The former finance executive’s second career is investing in financial literacy

Patrick Rorabeck has spent nearly 30 years in the banking world. The majority of those years were spent at M&I Bank, and the final years at BMO Harris Bank, where he ended his corporate career…

Patrick Rorabeck spent nearly 30 years in the banking world. The majority of those years were spent at M&I Bank, and the last years at BMO Harris Bank, where he ended his career as Senior Vice President.

A financial planner by trade, Rorabeck had considered the possibility of a career change around the age of 50. When his position at BMO was eliminated at the age of 51, it opened up the possibility of starting that second professional chapter.

“I had the opportunity to join other organizations in leadership roles in wealth management,” he said. “That probably would have been the easiest thing to do. But I didn’t want to do that. »

Rorabeck has read Bob Buford’s book “Halftime,” which encourages people to think about how they can direct the second half of their lives to make a difference. He made connections with members of the community. These conversations led him to the non-profit sphere and ultimately to Brenda Campbell.

Campbell is president and CEO of SecureFutures, a Milwaukee-based organization that partners with area schools to provide financial education, tools and mentorship to teens. One of its flagship programs, Money Sense, introduces high school juniors and seniors to essential financial literacy concepts, taught by volunteers or business educators. Its services are provided free of charge to participating students and schools.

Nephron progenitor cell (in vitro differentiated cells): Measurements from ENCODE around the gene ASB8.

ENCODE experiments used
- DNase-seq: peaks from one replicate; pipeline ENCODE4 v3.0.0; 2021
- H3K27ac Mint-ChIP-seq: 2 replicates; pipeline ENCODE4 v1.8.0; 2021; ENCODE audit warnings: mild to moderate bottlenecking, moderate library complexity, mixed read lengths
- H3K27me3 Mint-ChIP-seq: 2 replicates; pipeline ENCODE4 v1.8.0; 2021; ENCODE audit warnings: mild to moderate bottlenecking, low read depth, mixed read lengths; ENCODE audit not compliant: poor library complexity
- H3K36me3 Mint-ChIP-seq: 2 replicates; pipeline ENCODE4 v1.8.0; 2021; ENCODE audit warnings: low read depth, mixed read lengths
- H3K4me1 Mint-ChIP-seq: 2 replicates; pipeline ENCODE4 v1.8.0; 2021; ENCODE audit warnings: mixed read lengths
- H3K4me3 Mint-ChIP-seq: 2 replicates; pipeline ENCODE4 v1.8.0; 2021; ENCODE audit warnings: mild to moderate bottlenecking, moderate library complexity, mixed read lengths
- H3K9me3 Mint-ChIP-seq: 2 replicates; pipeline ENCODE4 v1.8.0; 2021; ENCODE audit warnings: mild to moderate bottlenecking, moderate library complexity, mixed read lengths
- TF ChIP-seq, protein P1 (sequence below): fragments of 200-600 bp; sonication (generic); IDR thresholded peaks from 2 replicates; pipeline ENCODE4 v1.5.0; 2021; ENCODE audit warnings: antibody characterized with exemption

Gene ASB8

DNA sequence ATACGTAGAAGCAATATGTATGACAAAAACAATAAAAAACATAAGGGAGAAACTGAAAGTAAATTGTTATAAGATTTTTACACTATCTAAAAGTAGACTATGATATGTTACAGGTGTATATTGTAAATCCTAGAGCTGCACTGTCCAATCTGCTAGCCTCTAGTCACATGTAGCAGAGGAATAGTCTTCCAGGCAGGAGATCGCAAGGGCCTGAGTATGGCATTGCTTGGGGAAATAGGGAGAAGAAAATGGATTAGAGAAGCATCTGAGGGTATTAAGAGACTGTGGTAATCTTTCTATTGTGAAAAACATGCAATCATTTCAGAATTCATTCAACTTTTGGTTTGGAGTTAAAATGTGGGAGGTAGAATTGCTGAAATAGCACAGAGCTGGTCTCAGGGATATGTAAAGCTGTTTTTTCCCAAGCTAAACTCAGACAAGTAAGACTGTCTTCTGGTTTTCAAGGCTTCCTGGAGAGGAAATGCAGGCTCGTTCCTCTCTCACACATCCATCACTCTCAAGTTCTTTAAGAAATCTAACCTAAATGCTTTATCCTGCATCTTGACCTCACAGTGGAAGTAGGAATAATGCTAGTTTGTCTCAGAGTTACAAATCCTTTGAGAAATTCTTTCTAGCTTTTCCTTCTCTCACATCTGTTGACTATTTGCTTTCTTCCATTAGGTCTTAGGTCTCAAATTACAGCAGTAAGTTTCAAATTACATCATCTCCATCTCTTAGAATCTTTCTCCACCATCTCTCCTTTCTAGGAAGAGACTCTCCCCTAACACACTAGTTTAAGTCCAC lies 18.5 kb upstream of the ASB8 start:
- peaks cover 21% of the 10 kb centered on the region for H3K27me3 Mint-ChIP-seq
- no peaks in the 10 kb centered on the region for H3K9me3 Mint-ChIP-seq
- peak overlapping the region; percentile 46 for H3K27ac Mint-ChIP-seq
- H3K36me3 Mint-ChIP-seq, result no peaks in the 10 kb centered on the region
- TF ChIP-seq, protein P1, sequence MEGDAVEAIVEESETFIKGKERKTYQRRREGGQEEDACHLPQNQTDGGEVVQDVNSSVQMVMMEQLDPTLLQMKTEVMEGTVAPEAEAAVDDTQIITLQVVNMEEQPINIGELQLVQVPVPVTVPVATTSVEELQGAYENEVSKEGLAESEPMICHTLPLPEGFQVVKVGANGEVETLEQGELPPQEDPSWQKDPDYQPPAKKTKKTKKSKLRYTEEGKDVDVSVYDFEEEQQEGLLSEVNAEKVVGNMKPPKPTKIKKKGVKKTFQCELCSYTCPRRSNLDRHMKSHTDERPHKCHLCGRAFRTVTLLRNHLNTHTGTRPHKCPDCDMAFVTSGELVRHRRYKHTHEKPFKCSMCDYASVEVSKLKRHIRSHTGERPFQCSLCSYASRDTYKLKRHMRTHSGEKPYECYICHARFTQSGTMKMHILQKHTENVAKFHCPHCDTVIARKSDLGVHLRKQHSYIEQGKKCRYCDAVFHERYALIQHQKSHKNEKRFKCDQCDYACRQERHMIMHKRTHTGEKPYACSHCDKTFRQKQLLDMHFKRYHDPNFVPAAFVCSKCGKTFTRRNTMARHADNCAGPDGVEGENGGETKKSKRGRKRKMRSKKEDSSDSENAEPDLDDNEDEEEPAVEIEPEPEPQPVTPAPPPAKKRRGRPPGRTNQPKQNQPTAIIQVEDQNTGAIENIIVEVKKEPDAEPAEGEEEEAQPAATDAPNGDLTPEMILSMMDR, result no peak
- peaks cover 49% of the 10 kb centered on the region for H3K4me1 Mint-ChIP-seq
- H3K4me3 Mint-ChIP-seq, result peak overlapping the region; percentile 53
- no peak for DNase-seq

After a conversation with Campbell, Rorabeck was sold on the mission and made him an offer: he would work pro bono for the organization for 15 months, the length of his severance pay from the bank.

“The deal was that I’ll bring whatever I can to the table to help you with the organization, and in return what I’m looking to do is learn those things that I haven’t. been exposed, quite frankly,” Rorabeck said. .

Campbell was shocked by the proposal. She thought Rorabeck might be interested in volunteering a few hours a week in a classroom setting, but the possibility of hiring a full-time employee with for-profit executive experience in the financial industry?

“I was blown away,” she said. “…I was blown away that we had access to this kind of experience and talent.”

Rorabeck joined the organization, working 30 hours a week, taking on projects including the organization’s strategic plan, and spending time in the classroom determining what resources students needed to navigate life after. the high school.

Midway through his 15-month term, Rorabeck approached Campbell with another proposition: He wanted to join the organization as a permanent employee to continue his work.

“I said, ‘No pressure, but I really like it here and what we do and the mission and the team, and if you think there’s a position around the kinds of things you make me work, I’d be really interested,'” Rorabeck said. “(Campbell) said, ‘Absolutely, I’m very interested in that, but I can’t pay you like you were before. I said, ‘I understand that.’

After a brief discussion, Rorabeck and Campbell agreed on the terms of his employment as SecureFutures’ new business manager.

The timing was fortuitous for the organization, Campbell said. At that time, leaders had identified inequities related to financial education in the community. Campbell felt the need for a new program that would specifically target students from disadvantaged areas of Milwaukee who come from low-income families.